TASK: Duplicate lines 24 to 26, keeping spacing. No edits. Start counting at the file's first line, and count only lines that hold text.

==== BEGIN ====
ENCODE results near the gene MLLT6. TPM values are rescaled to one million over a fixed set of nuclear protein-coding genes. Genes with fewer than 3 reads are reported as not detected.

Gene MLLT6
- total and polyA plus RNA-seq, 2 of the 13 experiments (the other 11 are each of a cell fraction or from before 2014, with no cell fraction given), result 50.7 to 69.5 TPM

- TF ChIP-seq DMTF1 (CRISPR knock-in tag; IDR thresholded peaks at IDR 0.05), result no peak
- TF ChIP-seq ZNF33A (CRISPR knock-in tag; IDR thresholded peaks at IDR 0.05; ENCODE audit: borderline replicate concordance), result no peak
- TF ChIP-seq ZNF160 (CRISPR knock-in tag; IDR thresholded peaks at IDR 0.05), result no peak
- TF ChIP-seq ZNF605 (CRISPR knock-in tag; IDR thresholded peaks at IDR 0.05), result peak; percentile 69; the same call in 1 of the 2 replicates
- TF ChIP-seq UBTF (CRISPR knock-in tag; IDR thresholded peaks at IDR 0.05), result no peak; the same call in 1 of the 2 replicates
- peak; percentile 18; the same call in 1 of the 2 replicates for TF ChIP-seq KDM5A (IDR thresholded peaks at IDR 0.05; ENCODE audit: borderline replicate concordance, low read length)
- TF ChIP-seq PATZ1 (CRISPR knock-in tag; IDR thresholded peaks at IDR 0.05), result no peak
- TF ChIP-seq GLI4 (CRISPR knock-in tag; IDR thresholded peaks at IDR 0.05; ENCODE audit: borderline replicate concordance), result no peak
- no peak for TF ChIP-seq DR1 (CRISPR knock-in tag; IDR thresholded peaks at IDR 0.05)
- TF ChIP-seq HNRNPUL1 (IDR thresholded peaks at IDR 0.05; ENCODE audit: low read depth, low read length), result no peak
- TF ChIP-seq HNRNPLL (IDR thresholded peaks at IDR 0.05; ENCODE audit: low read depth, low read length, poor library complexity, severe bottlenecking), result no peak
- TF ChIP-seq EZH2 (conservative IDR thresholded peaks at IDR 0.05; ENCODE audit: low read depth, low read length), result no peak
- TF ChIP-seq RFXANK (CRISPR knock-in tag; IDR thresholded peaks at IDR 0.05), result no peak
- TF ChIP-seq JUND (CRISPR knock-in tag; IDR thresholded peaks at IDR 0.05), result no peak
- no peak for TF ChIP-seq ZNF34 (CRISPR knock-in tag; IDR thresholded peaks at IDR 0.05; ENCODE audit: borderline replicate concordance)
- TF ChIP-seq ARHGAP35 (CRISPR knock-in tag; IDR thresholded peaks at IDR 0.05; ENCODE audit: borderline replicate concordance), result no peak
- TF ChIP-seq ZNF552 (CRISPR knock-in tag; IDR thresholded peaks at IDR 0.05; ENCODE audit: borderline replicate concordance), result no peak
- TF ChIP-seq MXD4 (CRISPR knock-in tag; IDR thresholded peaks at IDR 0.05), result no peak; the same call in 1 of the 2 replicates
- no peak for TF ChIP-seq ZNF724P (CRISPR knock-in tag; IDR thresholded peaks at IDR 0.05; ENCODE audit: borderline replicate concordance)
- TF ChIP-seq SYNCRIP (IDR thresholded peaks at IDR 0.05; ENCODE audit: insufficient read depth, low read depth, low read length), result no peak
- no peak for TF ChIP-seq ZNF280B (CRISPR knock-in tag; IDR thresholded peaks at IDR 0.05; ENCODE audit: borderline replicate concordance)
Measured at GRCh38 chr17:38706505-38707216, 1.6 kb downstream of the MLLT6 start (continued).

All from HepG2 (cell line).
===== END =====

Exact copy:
- no peak for TF ChIP-seq ZNF280B (CRISPR knock-in tag; IDR thresholded peaks at IDR 0.05; ENCODE audit: borderline replicate concordance)
Measured at GRCh38 chr17:38706505-38707216, 1.6 kb downstream of the MLLT6 start (continued).

All from HepG2 (cell line).